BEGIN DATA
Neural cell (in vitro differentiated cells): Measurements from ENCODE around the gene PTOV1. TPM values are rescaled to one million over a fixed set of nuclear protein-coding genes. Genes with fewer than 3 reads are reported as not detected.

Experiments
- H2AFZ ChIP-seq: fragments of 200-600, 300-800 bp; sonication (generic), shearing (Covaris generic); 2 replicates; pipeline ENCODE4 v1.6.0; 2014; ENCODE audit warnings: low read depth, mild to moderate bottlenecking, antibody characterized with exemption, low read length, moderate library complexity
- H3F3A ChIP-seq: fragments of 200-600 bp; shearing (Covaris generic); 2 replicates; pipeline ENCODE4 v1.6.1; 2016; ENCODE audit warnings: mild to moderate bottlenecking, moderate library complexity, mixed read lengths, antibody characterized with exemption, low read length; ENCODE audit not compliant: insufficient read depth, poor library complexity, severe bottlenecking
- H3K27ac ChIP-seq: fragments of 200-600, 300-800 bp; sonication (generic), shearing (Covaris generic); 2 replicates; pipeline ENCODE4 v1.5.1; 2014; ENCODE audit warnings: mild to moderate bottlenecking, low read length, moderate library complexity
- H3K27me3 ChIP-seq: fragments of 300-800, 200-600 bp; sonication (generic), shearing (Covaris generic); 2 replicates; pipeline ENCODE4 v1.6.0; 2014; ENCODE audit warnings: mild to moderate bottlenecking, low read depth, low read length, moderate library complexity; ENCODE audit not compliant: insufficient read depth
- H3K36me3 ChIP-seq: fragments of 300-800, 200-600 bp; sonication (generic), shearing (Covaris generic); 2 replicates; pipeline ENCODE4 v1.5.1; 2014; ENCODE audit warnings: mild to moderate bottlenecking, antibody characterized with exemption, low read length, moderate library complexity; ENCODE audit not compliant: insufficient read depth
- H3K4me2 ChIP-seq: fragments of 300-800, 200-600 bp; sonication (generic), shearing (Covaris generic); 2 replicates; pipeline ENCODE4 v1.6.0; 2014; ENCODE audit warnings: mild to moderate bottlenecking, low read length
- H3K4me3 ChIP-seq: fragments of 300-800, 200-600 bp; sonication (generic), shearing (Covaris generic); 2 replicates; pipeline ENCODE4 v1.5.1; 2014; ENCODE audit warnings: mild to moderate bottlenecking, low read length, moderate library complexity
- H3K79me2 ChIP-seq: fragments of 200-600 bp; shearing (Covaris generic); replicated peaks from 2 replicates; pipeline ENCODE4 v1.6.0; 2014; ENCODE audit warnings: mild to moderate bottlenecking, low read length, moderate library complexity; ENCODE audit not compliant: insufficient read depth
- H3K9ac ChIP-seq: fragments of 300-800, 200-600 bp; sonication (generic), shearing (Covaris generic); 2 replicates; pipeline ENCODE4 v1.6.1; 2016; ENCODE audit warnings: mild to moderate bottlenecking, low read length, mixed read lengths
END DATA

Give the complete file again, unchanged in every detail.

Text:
Neural cell (in vitro differentiated cells): Measurements from ENCODE around the gene PTOV1. TPM values are rescaled to one million over a fixed set of nuclear protein-coding genes. Genes with fewer than 3 reads are reported as not detected.

Experiments
- H2AFZ ChIP-seq: fragments of 200-600, 300-800 bp; sonication (generic), shearing (Covaris generic); 2 replicates; pipeline ENCODE4 v1.6.0; 2014; ENCODE audit warnings: low read depth, mild to moderate bottlenecking, antibody characterized with exemption, low read length, moderate library complexity
- H3F3A ChIP-seq: fragments of 200-600 bp; shearing (Covaris generic); 2 replicates; pipeline ENCODE4 v1.6.1; 2016; ENCODE audit warnings: mild to moderate bottlenecking, moderate library complexity, mixed read lengths, antibody characterized with exemption, low read length; ENCODE audit not compliant: insufficient read depth, poor library complexity, severe bottlenecking
- H3K27ac ChIP-seq: fragments of 200-600, 300-800 bp; sonication (generic), shearing (Covaris generic); 2 replicates; pipeline ENCODE4 v1.5.1; 2014; ENCODE audit warnings: mild to moderate bottlenecking, low read length, moderate library complexity
- H3K27me3 ChIP-seq: fragments of 300-800, 200-600 bp; sonication (generic), shearing (Covaris generic); 2 replicates; pipeline ENCODE4 v1.6.0; 2014; ENCODE audit warnings: mild to moderate bottlenecking, low read depth, low read length, moderate library complexity; ENCODE audit not compliant: insufficient read depth
- H3K36me3 ChIP-seq: fragments of 300-800, 200-600 bp; sonication (generic), shearing (Covaris generic); 2 replicates; pipeline ENCODE4 v1.5.1; 2014; ENCODE audit warnings: mild to moderate bottlenecking, antibody characterized with exemption, low read length, moderate library complexity; ENCODE audit not compliant: insufficient read depth
- H3K4me2 ChIP-seq: fragments of 300-800, 200-600 bp; sonication (generic), shearing (Covaris generic); 2 replicates; pipeline ENCODE4 v1.6.0; 2014; ENCODE audit warnings: mild to moderate bottlenecking, low read length
- H3K4me3 ChIP-seq: fragments of 300-800, 200-600 bp; sonication (generic), shearing (Covaris generic); 2 replicates; pipeline ENCODE4 v1.5.1; 2014; ENCODE audit warnings: mild to moderate bottlenecking, low read length, moderate library complexity
- H3K79me2 ChIP-seq: fragments of 200-600 bp; shearing (Covaris generic); replicated peaks from 2 replicates; pipeline ENCODE4 v1.6.0; 2014; ENCODE audit warnings: mild to moderate bottlenecking, low read length, moderate library complexity; ENCODE audit not compliant: insufficient read depth
- H3K9ac ChIP-seq: fragments of 300-800, 200-600 bp; sonication (generic), shearing (Covaris generic); 2 replicates; pipeline ENCODE4 v1.6.1; 2016; ENCODE audit warnings: mild to moderate bottlenecking, low read length, mixed read lengths